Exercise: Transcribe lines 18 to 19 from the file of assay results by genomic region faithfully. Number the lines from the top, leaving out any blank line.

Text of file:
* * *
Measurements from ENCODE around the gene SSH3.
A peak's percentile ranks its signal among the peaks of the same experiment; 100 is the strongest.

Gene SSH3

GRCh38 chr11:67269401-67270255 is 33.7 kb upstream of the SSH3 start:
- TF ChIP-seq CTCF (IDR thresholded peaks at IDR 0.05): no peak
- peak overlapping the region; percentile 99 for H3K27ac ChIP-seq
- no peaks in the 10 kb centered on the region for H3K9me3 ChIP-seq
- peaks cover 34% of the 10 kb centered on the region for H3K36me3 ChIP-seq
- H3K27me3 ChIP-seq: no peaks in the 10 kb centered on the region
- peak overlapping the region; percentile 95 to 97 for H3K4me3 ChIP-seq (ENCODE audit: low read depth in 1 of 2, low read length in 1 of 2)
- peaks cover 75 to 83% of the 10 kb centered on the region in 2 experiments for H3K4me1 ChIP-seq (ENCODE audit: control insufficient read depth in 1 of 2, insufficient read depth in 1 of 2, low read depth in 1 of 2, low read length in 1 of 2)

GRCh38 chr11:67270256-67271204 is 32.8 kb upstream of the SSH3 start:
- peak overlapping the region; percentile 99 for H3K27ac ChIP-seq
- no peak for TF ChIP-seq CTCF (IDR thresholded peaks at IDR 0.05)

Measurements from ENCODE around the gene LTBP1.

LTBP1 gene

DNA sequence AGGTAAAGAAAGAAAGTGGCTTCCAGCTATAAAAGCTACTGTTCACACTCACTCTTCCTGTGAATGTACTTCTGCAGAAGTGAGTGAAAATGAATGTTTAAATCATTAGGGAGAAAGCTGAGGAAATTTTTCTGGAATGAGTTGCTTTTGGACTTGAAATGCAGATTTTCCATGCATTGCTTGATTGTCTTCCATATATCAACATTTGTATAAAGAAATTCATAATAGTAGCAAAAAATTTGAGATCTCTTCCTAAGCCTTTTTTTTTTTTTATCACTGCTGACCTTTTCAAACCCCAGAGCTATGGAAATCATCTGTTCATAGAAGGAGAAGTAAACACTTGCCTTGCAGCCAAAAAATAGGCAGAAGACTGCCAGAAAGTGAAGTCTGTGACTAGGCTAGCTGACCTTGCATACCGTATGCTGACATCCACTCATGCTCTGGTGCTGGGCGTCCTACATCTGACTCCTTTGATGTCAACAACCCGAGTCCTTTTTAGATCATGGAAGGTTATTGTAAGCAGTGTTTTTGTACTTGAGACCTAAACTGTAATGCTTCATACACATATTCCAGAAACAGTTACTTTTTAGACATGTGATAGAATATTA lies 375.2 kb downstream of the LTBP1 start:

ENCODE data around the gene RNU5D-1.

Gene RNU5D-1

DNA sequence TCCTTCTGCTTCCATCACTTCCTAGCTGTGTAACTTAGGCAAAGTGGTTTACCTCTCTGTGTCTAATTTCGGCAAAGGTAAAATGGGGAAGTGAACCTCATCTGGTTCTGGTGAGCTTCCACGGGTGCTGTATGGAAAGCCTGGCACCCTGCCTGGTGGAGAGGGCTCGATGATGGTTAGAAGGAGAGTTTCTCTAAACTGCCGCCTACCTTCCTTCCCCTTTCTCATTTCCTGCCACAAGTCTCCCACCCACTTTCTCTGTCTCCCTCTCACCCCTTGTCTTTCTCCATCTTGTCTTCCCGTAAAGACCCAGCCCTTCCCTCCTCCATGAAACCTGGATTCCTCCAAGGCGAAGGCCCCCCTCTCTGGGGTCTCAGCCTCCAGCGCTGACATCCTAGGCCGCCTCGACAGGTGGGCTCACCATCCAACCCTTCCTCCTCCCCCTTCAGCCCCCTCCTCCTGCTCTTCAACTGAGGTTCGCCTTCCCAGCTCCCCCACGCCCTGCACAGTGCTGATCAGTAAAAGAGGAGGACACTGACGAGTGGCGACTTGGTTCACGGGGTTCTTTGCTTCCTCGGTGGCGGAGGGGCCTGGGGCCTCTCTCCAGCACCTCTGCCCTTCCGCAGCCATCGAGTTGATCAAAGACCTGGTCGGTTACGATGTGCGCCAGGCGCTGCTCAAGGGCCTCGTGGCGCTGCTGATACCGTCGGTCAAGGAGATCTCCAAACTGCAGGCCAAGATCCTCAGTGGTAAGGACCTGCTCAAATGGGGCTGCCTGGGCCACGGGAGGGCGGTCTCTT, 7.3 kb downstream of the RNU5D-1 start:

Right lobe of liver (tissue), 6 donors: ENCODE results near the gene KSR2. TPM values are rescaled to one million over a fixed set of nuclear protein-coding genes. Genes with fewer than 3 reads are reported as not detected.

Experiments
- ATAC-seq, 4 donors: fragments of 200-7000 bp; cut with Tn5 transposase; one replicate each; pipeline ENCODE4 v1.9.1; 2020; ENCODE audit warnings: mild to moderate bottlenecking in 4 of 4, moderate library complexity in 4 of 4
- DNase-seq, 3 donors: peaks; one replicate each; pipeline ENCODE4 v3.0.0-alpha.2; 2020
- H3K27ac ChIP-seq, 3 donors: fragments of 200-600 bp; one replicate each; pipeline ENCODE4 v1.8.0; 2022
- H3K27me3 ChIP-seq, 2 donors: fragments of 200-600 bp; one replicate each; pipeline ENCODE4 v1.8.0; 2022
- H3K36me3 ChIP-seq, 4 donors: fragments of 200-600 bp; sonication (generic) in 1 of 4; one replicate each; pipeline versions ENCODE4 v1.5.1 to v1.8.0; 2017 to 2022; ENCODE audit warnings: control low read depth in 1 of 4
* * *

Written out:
ENCODE data around the gene RNU5D-1.

Gene RNU5D-1